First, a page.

1898 Letters

May 31, 1898 letter to Nancy Brown from Bess Brown

May 31, 1898
To: Nancy Brown, Kalamazoo, MI
From: Bess Brown, Chicago, IL

Writes about various friends and how she spends her leisure time. Art Crandall, her “fellow from Kalamazoo,” came unexpectedly and she expects she’ll “have some fun” because she and Albert are going to a social. Writes about the photography business, some pictures she has taken and some that she plans to take. Mr. Lucase came in and told them about Mr. Packard’s suicide.

1898-05-31 Bess Brown to Nancy Brown

Chicago, Ill.
May 31 – ‘98

Dear Mama:-

It seems as though it had been about a month since I have written a letter home, but we have been so busy through the day and evenings I never feel like staying in the house and writing.

Albert Neab, Charlie Anderson and Carrie and I play ball nearly every night with a foot ball and after working all day it seems good to do something like that.

Aunt Lizzie[1] is going to get a croquet set this week and then we will have fun.

This morning while I was cutting pictures who should walk in but Art Crandall. I almost fell through myself. He stayed all the morning and is coming over this evening. Expect I’ll have some fun now for Albert and I were going to a social. Don’t know how I’ll make it. Katie Hauschild was kind enough this noon to tell Albert that my fellow from Kal-[2] had come to visit me. Art came yesterday morning and he tried to find the gallery all day but couldn’t. It would have been real nice if he had for Albert, Charlie, Carrie and I made our plans for yesterday Sunday.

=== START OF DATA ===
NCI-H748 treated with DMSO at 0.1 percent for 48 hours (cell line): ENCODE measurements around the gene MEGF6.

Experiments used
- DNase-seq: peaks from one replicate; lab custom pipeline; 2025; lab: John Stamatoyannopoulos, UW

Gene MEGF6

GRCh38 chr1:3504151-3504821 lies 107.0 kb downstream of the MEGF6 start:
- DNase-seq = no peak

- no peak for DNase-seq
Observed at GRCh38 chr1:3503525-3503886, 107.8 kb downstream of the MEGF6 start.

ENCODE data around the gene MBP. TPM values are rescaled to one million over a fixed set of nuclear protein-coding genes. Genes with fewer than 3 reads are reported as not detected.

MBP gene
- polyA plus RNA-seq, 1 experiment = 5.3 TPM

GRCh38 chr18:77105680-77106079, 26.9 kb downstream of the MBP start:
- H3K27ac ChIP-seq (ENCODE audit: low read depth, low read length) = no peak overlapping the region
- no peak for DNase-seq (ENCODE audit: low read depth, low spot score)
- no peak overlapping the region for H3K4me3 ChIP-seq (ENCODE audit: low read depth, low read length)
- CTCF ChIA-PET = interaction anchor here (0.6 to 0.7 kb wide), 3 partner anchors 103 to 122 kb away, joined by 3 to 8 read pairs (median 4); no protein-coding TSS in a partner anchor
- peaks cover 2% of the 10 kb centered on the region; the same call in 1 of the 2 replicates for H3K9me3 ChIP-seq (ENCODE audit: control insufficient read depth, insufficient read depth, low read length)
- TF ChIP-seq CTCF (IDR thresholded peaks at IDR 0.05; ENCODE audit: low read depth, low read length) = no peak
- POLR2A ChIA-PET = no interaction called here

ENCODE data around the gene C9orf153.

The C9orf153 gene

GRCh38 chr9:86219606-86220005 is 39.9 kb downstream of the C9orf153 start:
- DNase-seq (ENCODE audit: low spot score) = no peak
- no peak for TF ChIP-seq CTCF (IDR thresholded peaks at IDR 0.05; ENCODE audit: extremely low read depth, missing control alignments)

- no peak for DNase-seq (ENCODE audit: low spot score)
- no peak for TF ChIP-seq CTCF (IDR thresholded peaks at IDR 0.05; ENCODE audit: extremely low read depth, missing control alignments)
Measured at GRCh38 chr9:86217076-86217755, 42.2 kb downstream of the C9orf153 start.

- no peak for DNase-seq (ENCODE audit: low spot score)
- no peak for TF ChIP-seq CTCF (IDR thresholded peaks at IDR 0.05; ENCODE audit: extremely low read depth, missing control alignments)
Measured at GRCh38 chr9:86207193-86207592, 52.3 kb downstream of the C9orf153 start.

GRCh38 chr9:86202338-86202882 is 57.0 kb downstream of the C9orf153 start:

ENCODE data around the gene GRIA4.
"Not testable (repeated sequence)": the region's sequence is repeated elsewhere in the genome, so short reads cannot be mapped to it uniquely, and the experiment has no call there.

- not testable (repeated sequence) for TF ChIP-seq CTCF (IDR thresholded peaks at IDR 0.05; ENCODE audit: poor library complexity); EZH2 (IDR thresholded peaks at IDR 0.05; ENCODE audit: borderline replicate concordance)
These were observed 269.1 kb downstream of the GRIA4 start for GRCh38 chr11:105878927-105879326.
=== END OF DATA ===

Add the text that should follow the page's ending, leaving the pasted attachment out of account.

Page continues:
In the morning we went to Garfield Park to see the road race. Got back at 12.30 and left at 1 P.M. for Dunning. We went to the asylum, poor house and cemetery out there. I took two pictures of the asylum. Then we took a car and went to Avondale to see a friend of Carries. We stayed there until 5.30. They were generous and served coffee and rolls while we were there and it was very nice the way they fixed up for it. From there we walked over to Logan square and took the Elevated home. Got home at 6.45. About 7.30 the boys came back to Aunt Lizzies and we all played ______ until eleven o’clock. Uncle Will[3] didn’t play all the time but Lizzie did. Sunday and Monday papa[4] took in between 70 and 80 dollars about 550 pictures. It means fun for we girls as well as the rest.

Mary, Uncle Jim’s[5] hired girl will commence work here tomorrow. Mr Lucase hasn’t come back yet. Papa has been nearly wild to day. If Lucase don’t come tonight papa will get another man.

Uncle Jim’s folks leave to night. Will get there before my letter probably.

This morning papa said he had $115. to put in the bank. It seems as though we ought to do get along pretty well I should think now.

Say if you have time I wish you would fix my corset cover Lela[6] got me Xmas and send by Claude[7] or as soon as you can but I don’t believe I will would have time to make it and I would like it awfully well.

I will send some kodak pictures as soon as I have time to make some.

Did Essie have her party if so who was there and what did they feed them on?

Did Lela get good pictures at Shelbyville. Send some when you can.

I took a picture of the Gallery there were a lot of people out in front. I know them all too.

To night Ray[8] is going to get a lot of the real dirty children about Ruth’s[9] size that live near Lizzie’s and I am going to take their pictures. I think it will beat every thing in the way of pictures.

Mr Lucase just came in and the first thing he told us was that Packard[10] shot himself this morning. He didn’t know any more than that. Send papers as soon as possible. I feel as weak as a rag from it.

I have forgotten every thing I wanted to say and haven’t time to do any thinking.

Will write again in a few days.

With lots of love



[1] Elizabeth (Ogden) Brown

[2] Kalamazoo, Michigan

[3] Willis Brown, Lizzie’s husband

[4] Henry “Hank” Brown

[5] James Keith

[6] Her sister, Lela Brown

[7] Her brother, Claude Brown

[8] Ray Brown, Will & Lizzie’s son

[9] Ruth Brown, Will & Lizzie’s daughter, who was 5 years old

[10] Cullin Channing Packard. He apparently worked with Henry in some capacity in the photography business. Nancy’s diary entry of May 31, 1898 relates that he shot himself

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